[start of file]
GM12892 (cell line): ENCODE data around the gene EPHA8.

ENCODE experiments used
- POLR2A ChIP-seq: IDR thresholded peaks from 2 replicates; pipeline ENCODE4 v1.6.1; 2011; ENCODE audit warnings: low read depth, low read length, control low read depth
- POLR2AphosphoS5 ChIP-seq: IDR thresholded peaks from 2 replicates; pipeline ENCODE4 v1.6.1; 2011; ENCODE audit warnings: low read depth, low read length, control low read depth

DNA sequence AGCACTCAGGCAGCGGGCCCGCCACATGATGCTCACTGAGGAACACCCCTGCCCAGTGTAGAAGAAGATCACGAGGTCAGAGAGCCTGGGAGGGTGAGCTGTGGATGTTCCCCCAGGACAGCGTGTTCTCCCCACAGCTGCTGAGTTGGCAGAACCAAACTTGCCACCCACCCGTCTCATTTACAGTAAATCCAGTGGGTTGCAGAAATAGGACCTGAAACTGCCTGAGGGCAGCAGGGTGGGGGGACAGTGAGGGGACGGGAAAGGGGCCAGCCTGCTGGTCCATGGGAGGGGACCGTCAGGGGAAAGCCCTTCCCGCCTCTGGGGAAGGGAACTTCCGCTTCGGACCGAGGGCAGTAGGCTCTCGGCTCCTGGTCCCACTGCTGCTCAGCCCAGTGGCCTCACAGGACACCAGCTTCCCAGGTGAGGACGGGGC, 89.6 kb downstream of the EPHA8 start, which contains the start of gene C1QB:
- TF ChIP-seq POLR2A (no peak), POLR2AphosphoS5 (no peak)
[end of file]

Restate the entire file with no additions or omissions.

GM12892 (cell line): ENCODE data around the gene EPHA8.

ENCODE experiments used
- POLR2A ChIP-seq: IDR thresholded peaks from 2 replicates; pipeline ENCODE4 v1.6.1; 2011; ENCODE audit warnings: low read depth, low read length, control low read depth
- POLR2AphosphoS5 ChIP-seq: IDR thresholded peaks from 2 replicates; pipeline ENCODE4 v1.6.1; 2011; ENCODE audit warnings: low read depth, low read length, control low read depth

DNA sequence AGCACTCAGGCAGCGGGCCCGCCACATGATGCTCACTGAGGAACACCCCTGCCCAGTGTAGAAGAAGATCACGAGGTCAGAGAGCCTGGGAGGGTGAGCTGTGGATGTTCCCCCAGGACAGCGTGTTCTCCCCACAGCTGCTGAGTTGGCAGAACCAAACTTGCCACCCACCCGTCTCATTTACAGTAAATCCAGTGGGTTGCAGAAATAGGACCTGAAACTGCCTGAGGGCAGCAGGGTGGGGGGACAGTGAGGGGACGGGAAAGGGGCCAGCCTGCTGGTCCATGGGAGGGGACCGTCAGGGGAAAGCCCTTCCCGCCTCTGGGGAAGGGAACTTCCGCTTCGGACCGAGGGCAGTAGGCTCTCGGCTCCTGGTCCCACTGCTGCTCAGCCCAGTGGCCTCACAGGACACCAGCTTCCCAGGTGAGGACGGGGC, 89.6 kb downstream of the EPHA8 start, which contains the start of gene C1QB:
- TF ChIP-seq POLR2A (no peak), POLR2AphosphoS5 (no peak)